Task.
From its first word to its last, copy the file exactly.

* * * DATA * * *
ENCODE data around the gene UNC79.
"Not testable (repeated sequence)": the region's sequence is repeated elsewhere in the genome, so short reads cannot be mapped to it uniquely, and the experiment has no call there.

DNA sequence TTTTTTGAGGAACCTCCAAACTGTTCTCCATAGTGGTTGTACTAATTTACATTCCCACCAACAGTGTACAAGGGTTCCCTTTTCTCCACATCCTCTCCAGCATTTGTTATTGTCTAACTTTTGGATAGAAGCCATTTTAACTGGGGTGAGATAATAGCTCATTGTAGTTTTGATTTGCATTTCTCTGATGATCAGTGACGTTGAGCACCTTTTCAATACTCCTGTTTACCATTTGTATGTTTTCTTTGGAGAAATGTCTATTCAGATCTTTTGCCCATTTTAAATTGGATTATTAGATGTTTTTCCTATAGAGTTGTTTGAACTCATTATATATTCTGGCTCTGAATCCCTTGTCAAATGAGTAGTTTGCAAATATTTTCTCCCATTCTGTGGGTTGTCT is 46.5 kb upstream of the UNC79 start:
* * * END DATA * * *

ENCODE data around the gene UNC79.
"Not testable (repeated sequence)": the region's sequence is repeated elsewhere in the genome, so short reads cannot be mapped to it uniquely, and the experiment has no call there.

DNA sequence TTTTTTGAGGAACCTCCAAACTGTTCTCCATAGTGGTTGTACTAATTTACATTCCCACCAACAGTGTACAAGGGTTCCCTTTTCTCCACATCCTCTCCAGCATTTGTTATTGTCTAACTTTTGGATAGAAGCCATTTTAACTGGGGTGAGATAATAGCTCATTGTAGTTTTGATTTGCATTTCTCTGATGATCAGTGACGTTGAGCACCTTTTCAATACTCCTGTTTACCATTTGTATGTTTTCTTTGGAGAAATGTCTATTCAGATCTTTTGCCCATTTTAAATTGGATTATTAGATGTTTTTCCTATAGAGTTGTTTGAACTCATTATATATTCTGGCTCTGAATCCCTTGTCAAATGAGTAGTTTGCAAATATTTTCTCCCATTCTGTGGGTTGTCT is 46.5 kb upstream of the UNC79 start: